Taxi boss quizzed over alleged hijacking of white Quantum linked to Soweto murders

2017-06-19 22:14
Bongeka Phungula and Popi Qwabe. (Facebook)

Bongeka Phungula and Popi Qwabe. (Facebook)

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Johannesburg - A taxi owner was quizzed over whether his driver opened a hijacking docket with the police after he was allegedly hijacked hours before two women, who were passengers in the vehicle, were discovered dead in Soweto last month.

Johannes Mkhwanazi who is the employer of one of the men charged with the women’s kidnapping, robbery and murder, told the court that after the car was recovered by a tracking company, neither he nor Alek Magaula Mamothame saw the need to continue with registering a case.

He told the court that at the time, none of the police officers at the scene where the vehicle was found, requested Mamothame or himself to submit a statement or fill out any documentation pertaining to Mamothame's claim that he had been hijacked earlier on the evening of May 12.

Mamothame, 43, and Sandile Nkosi, 25, appeared in the Protea Magistrate's court on Monday for a continuation of their bail application hearing. Both men have been charged with the kidnapping, robbery and murders of close friends Popi Qwabe and Bongeka Phungula on May 12.

Qwabe, 24, was found dead near Naledi High School. She had been shot and left for dead. Soweto West police cluster commander Major-General Fred Kekana said a passer-by found her and took her to Bheki Mlangeni Hospital in Jabulani, where she succumbed to her injuries and died on arrival.

Less than 24 hours later, her close friend Phungula, 28, was found in Tladi, a neighbouring township. She had also been shot in the upper body. Police suspect she was raped.

Both women were originally from Mayville, Durban.

Mamothame and Nkosi, both taxi drivers, were arrested on May 21.

Last week, Mamothame told the court that on the night of May 12 he picked up three men and two women he believed were passengers in Soweto.

Fourth hijacking

Shortly after they boarded his taxi, a gun was pointed at him and he was hijacked, he said. He managed to jump out of the moving vehicle and made his way to the area where Mkhwanazi’s taxis usually parked overnight and asked one of the men to call Mkhwanazi to inform him of the hijacking.

Mamothame and Mkhwanazi agreed to meet at a nearby police station to open a case. However, while there, the vehicle tracking company called Mkhwanazi informing him that his minibus was found in Mapetla.

According to police at the scene, two or three men jumped out of the minibus and ran away, the court heard at the time.

Mamothame had told the court that he was not entirely sure whether the two women in the vehicle were genuine passengers or if they were travelling with the three men.

On Monday, Mkhwanazi was asked why he did not continue opening a hijacking case with the police after the fact.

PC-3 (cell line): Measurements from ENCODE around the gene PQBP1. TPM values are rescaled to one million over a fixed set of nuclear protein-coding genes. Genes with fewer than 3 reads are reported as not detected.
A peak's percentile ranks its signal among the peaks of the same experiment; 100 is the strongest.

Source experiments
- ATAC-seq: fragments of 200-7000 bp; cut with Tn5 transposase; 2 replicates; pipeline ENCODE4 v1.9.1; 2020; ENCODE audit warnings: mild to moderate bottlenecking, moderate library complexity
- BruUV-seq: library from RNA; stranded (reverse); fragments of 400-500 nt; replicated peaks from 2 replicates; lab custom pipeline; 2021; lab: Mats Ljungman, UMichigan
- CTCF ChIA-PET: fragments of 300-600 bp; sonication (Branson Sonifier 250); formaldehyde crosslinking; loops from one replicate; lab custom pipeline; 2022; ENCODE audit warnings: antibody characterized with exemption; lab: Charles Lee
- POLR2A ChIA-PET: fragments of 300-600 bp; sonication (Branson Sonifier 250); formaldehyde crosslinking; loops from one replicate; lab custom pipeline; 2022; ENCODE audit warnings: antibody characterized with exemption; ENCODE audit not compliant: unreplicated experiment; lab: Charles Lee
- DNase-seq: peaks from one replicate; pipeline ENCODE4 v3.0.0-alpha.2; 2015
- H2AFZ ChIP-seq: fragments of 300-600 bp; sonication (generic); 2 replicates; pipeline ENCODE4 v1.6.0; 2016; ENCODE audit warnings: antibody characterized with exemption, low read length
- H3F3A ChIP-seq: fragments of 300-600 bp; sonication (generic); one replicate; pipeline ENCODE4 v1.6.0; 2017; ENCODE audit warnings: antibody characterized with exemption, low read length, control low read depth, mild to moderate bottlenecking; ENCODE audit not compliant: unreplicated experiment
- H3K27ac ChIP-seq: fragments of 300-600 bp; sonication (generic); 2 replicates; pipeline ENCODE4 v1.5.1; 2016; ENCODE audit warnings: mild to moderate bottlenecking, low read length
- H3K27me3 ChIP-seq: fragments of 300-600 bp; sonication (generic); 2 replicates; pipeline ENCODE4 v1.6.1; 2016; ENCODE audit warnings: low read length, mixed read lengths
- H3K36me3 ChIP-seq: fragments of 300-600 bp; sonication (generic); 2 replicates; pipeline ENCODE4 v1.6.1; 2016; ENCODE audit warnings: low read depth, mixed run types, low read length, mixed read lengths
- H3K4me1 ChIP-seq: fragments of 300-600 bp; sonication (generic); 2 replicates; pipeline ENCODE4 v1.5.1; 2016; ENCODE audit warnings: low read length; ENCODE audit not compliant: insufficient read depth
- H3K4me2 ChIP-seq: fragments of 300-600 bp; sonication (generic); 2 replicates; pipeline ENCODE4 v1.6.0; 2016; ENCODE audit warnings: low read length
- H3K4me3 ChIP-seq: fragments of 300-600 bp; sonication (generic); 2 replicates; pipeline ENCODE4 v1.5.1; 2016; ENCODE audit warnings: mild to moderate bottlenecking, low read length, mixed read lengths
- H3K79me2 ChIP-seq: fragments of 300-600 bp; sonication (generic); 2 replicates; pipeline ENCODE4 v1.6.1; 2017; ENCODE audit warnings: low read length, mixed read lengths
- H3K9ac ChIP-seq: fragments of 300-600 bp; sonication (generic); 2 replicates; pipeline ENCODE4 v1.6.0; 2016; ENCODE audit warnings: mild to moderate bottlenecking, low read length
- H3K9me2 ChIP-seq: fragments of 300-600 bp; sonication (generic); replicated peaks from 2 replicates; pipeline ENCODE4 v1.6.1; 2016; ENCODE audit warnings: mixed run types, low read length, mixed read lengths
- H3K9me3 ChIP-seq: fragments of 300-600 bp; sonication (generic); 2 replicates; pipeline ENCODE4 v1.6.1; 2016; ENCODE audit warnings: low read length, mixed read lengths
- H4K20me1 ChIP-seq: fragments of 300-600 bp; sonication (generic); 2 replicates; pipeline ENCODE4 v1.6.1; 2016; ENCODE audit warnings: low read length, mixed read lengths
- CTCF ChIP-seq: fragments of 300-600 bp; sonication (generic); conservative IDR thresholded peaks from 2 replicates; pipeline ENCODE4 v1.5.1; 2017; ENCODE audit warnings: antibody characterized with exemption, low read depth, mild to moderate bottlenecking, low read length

He told the court that this had been the fourth time one of his taxis was hijacked and that each time the vehicle was recovered, he was only ever asked to check if it was damaged and to produce documentation to prove the car really did belong to him.

After that, he was allowed to take his car back with no further processing of any other information.

“This is the fourth time this has happened. Each time they [tracking company] call me and I fetch my car. All I know is when you recover your vehicle the police ask you if there are any damages. If there aren’t any, you take your vehicle back.”

Lipstick and  a cellphone

Mkwanazi said if he had been expected to still provide the police with any further statements or details, they should have informed him of that at the scene or even after they had escorted Mamothame and himself back to the place where they parked his vehicles.

In his affidavit submitted to the court last week, Mamothame said he found lipstick in the taxi when he was asked to check whether the recovered taxi had been damaged in any way.

He told the court that he suspected the lipstick may have belonged to one of the two women who had boarded his taxi along with the three men.

Nkosi, who works for another taxi owner as a relief driver, told the court through an affidavit last week that he had been instructed to park the vehicle when Mkhwanazi and Mamothame dropped it off before heading home.

While doing so, he said he heard a cellphone ringing. He found it inside the minibus and answered to find out who the owner was. He had no luck getting information from the person on the other end of the line and decided to keep it.

A week later, his mother called him, saying police were at their home looking for him. He lives with her. When he arrived, officers arrested him for being in possession of the cellphone, he said.

Both men claimed they were innocent of any wrong doing and denied taking part in any of the crimes they were accused of committing. They had called Mkhwanazi as their witness.

The matter was postponed to Thursday, June 22, when the investigating officer Walter Masuku was expected to give the court reasons why he opposed their application for bail.

Read more on:    johannesburg  |  crime

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